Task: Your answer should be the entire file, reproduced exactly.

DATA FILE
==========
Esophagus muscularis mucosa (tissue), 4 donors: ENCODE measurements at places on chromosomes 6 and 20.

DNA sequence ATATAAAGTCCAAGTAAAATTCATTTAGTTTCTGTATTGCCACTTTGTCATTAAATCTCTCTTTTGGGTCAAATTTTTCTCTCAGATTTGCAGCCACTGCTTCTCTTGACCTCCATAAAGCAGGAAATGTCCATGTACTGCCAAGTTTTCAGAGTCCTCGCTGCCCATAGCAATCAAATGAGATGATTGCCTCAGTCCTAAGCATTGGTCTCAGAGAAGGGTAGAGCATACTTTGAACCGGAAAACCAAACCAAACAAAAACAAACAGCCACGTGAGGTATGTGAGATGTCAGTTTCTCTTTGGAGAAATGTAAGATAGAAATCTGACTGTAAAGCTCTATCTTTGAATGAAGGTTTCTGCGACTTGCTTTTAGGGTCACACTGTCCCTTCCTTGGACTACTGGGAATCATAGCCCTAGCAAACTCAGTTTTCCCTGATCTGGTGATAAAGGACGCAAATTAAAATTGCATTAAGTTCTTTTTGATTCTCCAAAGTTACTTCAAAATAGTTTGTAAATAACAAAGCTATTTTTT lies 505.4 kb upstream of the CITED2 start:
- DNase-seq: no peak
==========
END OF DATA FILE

Esophagus muscularis mucosa (tissue), 4 donors: ENCODE measurements at places on chromosomes 6 and 20.

DNA sequence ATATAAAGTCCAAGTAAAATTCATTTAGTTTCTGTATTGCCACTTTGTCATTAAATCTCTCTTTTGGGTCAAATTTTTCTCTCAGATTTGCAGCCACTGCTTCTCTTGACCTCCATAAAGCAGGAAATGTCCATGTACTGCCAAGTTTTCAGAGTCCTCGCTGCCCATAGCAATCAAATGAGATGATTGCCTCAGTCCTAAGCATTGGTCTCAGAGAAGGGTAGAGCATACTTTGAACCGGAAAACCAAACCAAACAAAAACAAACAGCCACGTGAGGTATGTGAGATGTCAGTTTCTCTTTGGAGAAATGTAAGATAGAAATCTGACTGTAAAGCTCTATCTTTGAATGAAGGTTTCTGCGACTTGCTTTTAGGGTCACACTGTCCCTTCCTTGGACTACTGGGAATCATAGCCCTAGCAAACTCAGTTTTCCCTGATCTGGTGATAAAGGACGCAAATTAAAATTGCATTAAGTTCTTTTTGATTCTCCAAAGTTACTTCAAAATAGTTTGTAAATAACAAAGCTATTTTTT lies 505.4 kb upstream of the CITED2 start:
- DNase-seq: no peak